Phil Keoghan Captures Essence of NZ in New Show
Phil Keoghan’s 16-year tenure as host of The Amazing Race means he never spends too much time in any given place. But in his off-time from jet setting around the world filming the show’s upcoming 30th season, he’s taken a moment to slow things down and travel cross-country through just one country: his homeland of New Zealand. Men’s Journal tracks Keoghan down for an interview.
His new special Flying High with Phil Keoghan on the Smithsonian Channel is meant to showcase the human side of New Zealand, rather than the rolling hills and fields of sheep the country typically conjures up. According to the Channel, Keoghan visits eccentric and fascinating places and people who epitomise the spirit of New Zealand innovation.
“We make ordinary people out of extraordinary people,” Christchurch-born Keoghan, 50, says. “Celebrities like Peter Jackson or Sam Neill, and then conversely we’re making celebrities out of ordinary people, like the farmer who rounds up sheep with a drone.”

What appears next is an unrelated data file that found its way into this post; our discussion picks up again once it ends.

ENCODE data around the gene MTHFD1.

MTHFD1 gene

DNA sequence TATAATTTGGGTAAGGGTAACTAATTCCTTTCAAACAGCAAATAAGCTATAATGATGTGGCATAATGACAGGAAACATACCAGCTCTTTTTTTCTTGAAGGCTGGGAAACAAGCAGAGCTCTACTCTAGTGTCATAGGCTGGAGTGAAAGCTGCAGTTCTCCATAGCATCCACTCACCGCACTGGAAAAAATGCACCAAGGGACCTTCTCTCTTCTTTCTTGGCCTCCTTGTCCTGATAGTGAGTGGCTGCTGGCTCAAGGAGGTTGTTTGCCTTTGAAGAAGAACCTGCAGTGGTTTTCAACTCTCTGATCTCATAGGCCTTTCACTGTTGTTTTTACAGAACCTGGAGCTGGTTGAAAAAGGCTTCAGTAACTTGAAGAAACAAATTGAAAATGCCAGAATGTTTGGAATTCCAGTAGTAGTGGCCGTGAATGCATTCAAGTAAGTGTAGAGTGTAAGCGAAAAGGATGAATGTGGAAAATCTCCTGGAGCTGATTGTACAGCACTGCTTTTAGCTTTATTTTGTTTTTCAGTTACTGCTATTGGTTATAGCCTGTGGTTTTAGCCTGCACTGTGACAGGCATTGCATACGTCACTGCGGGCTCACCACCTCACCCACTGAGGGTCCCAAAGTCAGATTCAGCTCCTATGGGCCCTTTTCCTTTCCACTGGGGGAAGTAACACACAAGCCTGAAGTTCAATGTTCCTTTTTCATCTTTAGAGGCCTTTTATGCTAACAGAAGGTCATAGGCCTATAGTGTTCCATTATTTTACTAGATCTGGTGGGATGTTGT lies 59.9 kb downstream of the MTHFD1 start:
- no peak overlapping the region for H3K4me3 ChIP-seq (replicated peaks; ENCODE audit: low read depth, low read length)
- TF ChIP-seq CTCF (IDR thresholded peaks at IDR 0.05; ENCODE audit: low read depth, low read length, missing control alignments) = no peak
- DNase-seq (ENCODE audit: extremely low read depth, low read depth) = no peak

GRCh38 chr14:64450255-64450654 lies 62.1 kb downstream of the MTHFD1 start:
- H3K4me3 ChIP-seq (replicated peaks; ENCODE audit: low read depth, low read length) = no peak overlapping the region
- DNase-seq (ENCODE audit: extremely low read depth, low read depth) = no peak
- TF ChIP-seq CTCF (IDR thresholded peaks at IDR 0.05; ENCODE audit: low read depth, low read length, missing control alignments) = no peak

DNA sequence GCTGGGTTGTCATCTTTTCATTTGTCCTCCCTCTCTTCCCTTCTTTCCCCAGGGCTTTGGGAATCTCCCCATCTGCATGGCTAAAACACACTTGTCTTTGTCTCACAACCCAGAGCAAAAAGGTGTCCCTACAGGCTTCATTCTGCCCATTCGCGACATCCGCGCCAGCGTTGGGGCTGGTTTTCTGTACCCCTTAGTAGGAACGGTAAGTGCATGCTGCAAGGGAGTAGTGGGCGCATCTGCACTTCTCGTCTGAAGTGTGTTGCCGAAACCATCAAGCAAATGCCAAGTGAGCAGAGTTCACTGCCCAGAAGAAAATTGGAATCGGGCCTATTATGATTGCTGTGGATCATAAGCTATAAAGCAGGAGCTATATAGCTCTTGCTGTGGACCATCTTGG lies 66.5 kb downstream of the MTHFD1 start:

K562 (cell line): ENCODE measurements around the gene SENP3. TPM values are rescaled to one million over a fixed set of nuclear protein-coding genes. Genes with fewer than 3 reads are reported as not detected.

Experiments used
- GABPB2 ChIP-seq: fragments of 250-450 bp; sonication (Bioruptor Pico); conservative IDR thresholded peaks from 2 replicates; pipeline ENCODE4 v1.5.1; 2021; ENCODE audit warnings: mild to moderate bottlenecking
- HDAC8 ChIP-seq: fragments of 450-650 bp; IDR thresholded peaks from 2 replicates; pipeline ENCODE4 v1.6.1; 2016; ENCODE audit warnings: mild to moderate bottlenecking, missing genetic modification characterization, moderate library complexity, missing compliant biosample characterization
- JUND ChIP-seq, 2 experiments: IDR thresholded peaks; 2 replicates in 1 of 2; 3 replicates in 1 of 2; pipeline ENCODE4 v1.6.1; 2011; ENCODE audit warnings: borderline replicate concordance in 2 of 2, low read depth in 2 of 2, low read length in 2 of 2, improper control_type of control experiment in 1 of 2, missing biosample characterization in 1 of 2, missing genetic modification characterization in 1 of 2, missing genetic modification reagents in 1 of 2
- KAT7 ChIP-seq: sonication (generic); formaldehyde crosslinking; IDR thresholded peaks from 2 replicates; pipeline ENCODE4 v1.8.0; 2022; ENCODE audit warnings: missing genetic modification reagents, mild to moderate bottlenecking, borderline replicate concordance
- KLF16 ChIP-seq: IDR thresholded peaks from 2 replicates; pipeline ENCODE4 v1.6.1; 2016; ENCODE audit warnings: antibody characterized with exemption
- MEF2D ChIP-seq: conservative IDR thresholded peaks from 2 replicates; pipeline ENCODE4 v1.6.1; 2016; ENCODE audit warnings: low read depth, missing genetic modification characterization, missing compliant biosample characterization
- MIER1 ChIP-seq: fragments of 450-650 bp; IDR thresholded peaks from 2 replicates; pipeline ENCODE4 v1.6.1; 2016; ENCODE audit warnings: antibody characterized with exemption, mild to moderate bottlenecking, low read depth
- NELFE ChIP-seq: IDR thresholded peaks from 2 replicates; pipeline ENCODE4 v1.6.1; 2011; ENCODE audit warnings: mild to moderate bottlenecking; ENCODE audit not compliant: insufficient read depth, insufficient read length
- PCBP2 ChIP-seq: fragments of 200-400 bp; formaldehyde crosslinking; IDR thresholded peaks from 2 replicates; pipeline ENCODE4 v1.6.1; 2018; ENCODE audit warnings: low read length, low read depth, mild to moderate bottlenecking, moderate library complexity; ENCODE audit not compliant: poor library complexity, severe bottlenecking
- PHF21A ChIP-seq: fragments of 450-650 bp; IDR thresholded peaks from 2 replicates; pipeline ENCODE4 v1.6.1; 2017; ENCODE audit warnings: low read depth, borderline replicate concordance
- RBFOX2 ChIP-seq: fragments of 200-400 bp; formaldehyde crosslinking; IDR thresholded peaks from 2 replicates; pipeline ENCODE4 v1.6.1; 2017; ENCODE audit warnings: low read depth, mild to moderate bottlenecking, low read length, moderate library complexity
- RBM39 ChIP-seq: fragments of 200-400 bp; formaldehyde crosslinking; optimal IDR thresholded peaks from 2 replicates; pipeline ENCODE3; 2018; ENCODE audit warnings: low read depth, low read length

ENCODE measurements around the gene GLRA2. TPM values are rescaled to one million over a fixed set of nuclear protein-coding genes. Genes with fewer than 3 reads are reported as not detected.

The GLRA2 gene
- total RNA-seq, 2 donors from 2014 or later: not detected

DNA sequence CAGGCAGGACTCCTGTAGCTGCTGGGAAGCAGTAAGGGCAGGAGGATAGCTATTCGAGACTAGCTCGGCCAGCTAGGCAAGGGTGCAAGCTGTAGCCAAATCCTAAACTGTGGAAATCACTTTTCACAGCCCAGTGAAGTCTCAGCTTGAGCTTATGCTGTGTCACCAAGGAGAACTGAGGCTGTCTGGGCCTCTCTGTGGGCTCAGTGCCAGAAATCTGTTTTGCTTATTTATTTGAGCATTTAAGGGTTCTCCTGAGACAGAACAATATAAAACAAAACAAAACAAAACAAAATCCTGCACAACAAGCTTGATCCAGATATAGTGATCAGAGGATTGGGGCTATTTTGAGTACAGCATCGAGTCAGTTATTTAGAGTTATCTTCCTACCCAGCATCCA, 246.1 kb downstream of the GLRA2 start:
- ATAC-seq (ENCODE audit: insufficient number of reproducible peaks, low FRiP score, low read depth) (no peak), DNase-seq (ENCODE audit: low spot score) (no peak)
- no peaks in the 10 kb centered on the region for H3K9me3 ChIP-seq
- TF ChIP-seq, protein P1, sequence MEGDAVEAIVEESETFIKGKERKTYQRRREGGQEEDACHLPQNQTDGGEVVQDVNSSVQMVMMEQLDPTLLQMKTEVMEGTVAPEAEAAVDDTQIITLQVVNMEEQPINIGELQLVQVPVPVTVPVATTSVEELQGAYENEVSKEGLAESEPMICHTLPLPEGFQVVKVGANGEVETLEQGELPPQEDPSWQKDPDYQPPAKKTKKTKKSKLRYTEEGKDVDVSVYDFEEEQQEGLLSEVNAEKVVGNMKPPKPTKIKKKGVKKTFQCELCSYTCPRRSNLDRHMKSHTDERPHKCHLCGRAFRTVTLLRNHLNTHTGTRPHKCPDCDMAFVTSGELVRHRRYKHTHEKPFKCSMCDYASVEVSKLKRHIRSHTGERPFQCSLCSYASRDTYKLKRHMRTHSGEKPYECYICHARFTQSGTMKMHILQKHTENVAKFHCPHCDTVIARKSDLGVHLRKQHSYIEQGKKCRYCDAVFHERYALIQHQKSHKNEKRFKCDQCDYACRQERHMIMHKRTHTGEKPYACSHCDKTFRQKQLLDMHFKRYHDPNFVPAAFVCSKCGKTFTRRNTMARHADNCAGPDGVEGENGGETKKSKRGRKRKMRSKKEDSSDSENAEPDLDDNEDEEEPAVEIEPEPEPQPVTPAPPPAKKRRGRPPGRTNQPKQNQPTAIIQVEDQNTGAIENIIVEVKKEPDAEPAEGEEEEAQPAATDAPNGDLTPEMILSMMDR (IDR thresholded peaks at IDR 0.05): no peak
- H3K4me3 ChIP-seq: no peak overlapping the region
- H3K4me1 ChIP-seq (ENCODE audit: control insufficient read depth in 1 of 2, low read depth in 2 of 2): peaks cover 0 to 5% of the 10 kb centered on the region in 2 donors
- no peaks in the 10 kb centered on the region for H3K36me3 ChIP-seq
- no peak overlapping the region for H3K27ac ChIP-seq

“Part of the reason New Zealand people are so innovative and resourceful comes from the challenges of living in a very tough environment where a lot of times you have to be in survival mode,” he explains.
“It’s this incredible isolation where we’re the last habitable place on earth to be populated. We are at the bottom of the world, literally, and that resourcefulness has come from necessity. My grandfather’s generation for instance couldn’t just go to the store to buy a part to fix something because they’d have to order it from America or England and it would take weeks and weeks to get there so they come up with a fix.
“The guy who split the atom is a New Zealander, Sir Ernest Rutherford, and he came up with one of my favourite quotes ever which is ‘We’ve got no money, so we’ve got to think.’ But what makes that statement in New Zealand so unique is the environment that people have to apply that mindset to because we’re a country of fire and ice and extremes.”
Original article by Sam Donnenberg, Men’s Journal, August 5, 2017.
Photo by Smithsonian Channel.